The aggregate limit is the maximum amount your insurance company will pay for all covered claims filed during your policy period.
What is an aggregate limit?
Your insurance policy’s aggregate limit spells out the maximum amount of money the insurer will pay for all covered losses during your policy period. After you reach your aggregate limit, the insurance company will not cover any additional claims made in that period, which is typically one year.
Examples of aggregate limits
For example, your business insurance policy’s aggregate limit is $5 million. If you filed four claims in one term that cost $1 million each ($4 million total), you would be under your aggregate limit. In that case, the insurance company would continue to cover any additional claims until the payouts depleted the remaining $1 million for that period.
However, say you submitted three claims in the same period, each costing $2 million ($6 million total). The insurance company would cover your claims up to the $5 million aggregate limit. But because the claims exceeded the $5 million aggregate limit, you would be responsible for $1 million in out-of-pocket costs.
Business insurance policies that have aggregate limits
Can I choose my aggregate insurance limit?
Yes, when you purchase a business insurance policy, you can select an aggregate limit based on your business’s budget and level of risk.
The higher the limit, the more expensive your premium will be. But for businesses that face high risk, a high aggregate limit could save you significant money over time.
What claims count toward the aggregate limit?
Every claim that is covered by your business insurance policy counts toward your aggregate limit. That includes bodily injury, property damage claims, and more. It doesn’t matter how large or minor the claim is.
Say your insurance aggregate limit is $1 million. In your policy period, you could file two claims each worth $500,000 to meet your aggregate limit. You could also file 10 claims each worth $100,000 before reaching your limit.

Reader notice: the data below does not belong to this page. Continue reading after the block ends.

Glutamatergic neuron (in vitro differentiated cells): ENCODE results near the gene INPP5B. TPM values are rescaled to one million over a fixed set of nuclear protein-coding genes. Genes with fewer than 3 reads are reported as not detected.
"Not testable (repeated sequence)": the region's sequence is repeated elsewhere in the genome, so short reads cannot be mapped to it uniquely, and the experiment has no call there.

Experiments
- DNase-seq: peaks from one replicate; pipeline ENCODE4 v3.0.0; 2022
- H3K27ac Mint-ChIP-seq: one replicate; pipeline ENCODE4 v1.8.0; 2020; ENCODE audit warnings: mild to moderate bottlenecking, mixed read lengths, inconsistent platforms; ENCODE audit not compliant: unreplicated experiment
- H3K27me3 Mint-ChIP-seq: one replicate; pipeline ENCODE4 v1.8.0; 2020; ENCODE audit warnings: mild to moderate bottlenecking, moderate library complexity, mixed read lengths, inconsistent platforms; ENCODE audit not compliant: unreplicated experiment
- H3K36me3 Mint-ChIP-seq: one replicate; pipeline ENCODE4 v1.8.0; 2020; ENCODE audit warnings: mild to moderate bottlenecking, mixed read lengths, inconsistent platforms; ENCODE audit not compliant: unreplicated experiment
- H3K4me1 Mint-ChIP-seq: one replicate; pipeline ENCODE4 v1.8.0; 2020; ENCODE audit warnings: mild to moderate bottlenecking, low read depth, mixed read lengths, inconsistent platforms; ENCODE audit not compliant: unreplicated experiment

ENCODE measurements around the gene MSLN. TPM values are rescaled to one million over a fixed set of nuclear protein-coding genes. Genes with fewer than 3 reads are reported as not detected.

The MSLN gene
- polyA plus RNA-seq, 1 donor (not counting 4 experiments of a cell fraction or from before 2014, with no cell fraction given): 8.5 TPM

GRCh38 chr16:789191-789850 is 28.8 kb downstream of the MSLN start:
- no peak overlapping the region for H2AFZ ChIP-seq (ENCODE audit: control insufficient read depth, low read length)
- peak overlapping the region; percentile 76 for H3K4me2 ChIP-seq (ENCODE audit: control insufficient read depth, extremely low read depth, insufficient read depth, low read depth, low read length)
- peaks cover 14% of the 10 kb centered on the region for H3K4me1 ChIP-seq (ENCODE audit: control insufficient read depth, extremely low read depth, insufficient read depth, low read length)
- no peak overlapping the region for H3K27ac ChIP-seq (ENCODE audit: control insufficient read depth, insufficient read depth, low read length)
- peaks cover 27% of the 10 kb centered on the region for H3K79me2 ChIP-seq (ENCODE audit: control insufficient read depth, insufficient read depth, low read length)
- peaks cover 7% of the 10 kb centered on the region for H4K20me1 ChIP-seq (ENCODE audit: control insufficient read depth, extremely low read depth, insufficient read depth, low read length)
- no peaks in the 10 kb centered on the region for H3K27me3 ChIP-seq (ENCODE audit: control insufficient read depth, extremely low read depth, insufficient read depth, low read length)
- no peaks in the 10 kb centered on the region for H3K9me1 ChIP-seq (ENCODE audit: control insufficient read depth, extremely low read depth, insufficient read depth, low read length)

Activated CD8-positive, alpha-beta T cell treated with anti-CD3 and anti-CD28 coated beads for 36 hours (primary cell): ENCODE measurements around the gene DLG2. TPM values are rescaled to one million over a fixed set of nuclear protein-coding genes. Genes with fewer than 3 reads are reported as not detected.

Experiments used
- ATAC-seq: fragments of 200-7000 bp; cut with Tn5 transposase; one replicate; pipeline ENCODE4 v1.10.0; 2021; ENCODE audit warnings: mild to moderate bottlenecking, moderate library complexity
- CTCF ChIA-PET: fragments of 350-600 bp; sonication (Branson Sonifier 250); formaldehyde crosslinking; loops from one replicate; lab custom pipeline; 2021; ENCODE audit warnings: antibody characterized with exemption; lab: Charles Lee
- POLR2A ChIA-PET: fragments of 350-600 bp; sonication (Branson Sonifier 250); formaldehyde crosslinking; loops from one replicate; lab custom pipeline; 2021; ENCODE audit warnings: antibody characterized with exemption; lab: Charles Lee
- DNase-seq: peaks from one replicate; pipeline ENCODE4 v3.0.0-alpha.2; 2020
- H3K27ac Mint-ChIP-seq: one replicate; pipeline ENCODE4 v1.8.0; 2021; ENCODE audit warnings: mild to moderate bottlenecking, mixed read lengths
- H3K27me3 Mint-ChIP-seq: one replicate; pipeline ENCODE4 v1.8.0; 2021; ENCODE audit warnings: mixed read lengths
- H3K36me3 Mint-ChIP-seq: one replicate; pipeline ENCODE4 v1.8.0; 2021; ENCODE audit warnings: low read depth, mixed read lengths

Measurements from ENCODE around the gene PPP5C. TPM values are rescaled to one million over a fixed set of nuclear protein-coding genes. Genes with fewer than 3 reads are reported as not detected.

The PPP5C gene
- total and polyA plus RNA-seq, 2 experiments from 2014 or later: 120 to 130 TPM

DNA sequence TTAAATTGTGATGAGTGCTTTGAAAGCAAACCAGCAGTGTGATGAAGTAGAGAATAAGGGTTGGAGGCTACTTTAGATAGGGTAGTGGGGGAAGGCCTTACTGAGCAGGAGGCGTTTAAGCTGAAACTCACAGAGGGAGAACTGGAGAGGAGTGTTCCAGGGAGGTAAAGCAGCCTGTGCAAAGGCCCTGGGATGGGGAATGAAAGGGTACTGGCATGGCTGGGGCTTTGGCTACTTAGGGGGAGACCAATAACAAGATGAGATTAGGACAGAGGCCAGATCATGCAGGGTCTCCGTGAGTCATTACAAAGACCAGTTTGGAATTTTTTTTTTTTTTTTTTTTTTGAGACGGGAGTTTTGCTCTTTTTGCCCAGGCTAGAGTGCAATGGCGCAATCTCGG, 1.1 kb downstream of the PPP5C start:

The payout value, not the number of claims submitted, is what the insurance company uses to determine when you’ve reached your limit.
Why are aggregate limits important?
If your business is high risk, a high aggregate limit will provide enough coverage in the event that you need to file multiple costly claims per policy period. If your business faces little risk, you can set a lower aggregate limit and save money on your insurance.
For the insurance company, setting a general aggregate limit reduces their risk of having to reimburse policyholders for multiple high-cost losses in the same year. By setting a limit on payouts, the insurance provider can keep their cost relatively low to encourage business owners to purchase a policy.
Aggregate limit vs. per occurrence limit
Most business insurance policies have two limits: an aggregate limit and a per occurrence limit. Your aggregate insurance limit is the maximum amount of money your insurance company will pay to cover all of your claims in a given time period. Your per occurrence limit is the highest amount of money insurance will pay to cover a single claim.
Aggregate limits for per occurrence policy vs. per claim policy
Your insurance policy may be labeled as a per occurrence policy or per claim policy. These are two separate types of policies that reimburse policyholders very differently. The aggregate insurance limits are also different for these policies.
Aggregate limits for a per occurrence policy
With a per occurrence policy, insurance pays for every claim your business files that results from a single event. Even with grounds to file multiple claims, the insurance company will treat the event as one claim. This type of insurance requires only one deductible.
If you have per occurrence insurance, your aggregate limit gets reset at the beginning of every policy term. It doesn’t matter if you reached your limit in the previous period.
Aggregate limits for a per claim policy
With a per claim or claims-made policy, insurance will pay for every loss individually that results from one incident. For example, if an office fire destroyed valuable IT equipment and injured employees, that would be considered two separate claims. A per claim policy requires the policyholder to pay a deductible for every claim.
If you have per claim insurance, your aggregate limit never resets. When you purchase insurance, you set your aggregate limit that stays the same for the lifetime of your policy.
When you reach your aggregate limit, you’ll have to increase the limit in order for the insurance company to continue covering your business.
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